CNHI Harrisburg Bureau
Lawmakers in the state House are moving on a plan to get rid of the property tax by letting local school districts decide how to make up the money by increasing the earned income tax and the taxes paid by businesses on the goods and services they sell.
School groups largely approve of the plan. But liberal groups say the bill exempts too many businesses, meaning those companies won’t have to pay any school taxes at all if their property tax is wiped away.
The Pennsylvania Chamber of Business and Industry objects because the group worries schools will lean too heavily on business in order to limit increases in the earned income tax.
The gambit comes as lawmakers try to find a new solution to eliminate property taxes, which are particularly reviled by seniors who have little income but own their homes. Last year’s bid to replace property taxes was derailed when a state analysis determined the shift would leave a $1.5 billion shortfall in the first year. Proponents of that plan reintroduced the bill this year, but it has remained mired in a committee.
A package of bills approved by the House finance committee would allow school districts to use the earned income tax and business privilege tax to replace property taxes. Local school boards would determine how to increase each of those taxes. An amendment added Monday bars schools from asking businesses to shoulder more than 50 percent of the increase needed to offset loss of property tax dollars.
Alex Halper, director of governmental affairs for the Pennsylvania Chamber of Business and Industry, said the chamber opposes the bill. The amendment to limit the amount schools can saddle on businesses may prompt the chamber to re-examine its position, he said. But the group has always objected to efforts to reduce property taxes by allowing tax increases on business.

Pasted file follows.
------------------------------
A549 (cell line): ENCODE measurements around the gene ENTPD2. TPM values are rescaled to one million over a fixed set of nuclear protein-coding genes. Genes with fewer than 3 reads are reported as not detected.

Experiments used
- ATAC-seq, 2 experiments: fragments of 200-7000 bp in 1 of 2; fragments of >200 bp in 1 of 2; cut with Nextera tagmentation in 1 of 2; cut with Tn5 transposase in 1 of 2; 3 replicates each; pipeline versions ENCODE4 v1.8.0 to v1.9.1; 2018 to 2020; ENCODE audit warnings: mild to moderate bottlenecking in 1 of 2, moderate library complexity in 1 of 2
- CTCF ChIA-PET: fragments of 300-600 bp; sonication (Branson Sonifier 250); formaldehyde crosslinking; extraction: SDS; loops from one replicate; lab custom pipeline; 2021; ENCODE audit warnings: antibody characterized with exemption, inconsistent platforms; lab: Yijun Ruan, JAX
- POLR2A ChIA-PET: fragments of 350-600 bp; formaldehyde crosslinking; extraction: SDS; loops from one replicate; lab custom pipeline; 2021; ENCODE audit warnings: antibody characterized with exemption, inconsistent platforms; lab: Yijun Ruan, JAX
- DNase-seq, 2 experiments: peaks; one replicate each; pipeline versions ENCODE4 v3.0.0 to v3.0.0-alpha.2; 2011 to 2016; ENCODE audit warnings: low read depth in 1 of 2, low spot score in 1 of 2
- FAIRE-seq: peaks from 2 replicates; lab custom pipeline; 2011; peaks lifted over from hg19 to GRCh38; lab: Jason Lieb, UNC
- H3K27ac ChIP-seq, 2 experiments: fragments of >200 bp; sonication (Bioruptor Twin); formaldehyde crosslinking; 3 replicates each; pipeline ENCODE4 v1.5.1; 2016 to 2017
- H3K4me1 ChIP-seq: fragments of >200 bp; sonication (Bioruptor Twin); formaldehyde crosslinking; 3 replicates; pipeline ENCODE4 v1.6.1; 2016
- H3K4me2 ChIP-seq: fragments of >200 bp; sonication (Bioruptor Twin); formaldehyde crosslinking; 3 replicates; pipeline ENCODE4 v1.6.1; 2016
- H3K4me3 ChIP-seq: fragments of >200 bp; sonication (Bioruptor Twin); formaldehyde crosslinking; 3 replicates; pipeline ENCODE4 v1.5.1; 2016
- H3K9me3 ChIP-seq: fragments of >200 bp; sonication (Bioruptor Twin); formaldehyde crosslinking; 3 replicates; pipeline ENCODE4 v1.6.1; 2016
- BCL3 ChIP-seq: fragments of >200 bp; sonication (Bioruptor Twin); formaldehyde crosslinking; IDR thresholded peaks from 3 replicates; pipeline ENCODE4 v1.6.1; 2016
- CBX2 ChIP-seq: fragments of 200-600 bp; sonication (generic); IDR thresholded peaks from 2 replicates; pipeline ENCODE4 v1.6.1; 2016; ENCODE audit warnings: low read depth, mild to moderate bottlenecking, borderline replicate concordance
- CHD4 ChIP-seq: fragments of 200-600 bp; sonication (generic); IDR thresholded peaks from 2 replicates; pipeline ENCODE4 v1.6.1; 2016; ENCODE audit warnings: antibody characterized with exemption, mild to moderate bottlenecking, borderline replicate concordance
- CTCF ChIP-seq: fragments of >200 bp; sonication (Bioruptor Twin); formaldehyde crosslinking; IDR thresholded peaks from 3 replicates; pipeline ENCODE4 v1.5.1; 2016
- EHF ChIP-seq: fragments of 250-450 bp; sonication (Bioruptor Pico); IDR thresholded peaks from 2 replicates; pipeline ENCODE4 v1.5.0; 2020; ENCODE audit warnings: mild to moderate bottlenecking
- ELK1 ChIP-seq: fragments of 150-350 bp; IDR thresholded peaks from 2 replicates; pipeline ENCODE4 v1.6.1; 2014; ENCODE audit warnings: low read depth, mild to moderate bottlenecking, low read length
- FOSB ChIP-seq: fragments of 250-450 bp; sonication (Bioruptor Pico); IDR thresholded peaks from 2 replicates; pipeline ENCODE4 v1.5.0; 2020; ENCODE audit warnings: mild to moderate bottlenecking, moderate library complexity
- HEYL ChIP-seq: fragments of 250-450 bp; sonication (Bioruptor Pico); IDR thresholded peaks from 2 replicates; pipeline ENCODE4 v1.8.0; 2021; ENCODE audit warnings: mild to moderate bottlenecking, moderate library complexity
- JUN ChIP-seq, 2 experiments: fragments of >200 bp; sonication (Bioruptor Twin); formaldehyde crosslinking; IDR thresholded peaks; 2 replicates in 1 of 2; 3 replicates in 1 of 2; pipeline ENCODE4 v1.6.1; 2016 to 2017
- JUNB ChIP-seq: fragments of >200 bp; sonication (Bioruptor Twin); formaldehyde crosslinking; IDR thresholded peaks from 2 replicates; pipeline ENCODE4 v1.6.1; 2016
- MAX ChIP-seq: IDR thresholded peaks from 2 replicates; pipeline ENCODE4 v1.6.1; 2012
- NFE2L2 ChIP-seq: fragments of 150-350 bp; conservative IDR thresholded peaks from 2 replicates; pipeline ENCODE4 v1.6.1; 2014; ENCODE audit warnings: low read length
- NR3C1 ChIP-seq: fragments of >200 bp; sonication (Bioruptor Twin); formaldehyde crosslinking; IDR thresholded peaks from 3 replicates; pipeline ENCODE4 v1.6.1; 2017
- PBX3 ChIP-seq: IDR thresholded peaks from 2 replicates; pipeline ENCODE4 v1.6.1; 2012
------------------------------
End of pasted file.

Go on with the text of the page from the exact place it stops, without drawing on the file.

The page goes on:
The Pennsylvania School Board Association endorses much of what the legislation tries to do. But the group objects to a portion of the bill that says that once a school district gets rid of property tax, it can never resurrect it.
Jay Himes, executive director of the Pennsylvania Association of School Business Officials, said that the new property tax plan is better than the bid to increase the sales tax.
This is a move “in the right direction (away) from the state-controlled, one-size-fits-all approach in the (previous) property tax elimination proposal. House Bill 1189 will not mandate a shift in school taxes from businesses to individuals.”
Michael Wood, research director with the liberal-leaning think thank the Pennsylvania Budget and Policy Center, said on the budget and policy center’s Third and State blog that many manufacturers, beer distributors, banks, farmers and food processors would no longer pay school district taxes of any sort, because they are not required to pay the gross receipts-based taxes.
State Rep. Seth Grove, the chief author of the bill, said that those business exemptions are baked into the business privilege tax law and were not drafted as part of the property tax reform bill.
Democrats have opposed the measure, saying the plan’s wrong-headed. The state’s real problem is that it’s not paying its share of the cost of education, forcing schools to put too much burden on taxpayers, said state Rep. Mary Jo Daley, D-Montgomery, at a finance committee meeting.
State Rep. Brad Roae, R-Crawford, said the problem isn’t that schools aren’t getting enough money. Roae blamed schools for misspending the money they get by investing too heavily in buildings and athletic complexes. Most school districts also have been handing out pay raises to employees that outstrip inflation, while not requiring employees to share in the cost of benefits, Roae said.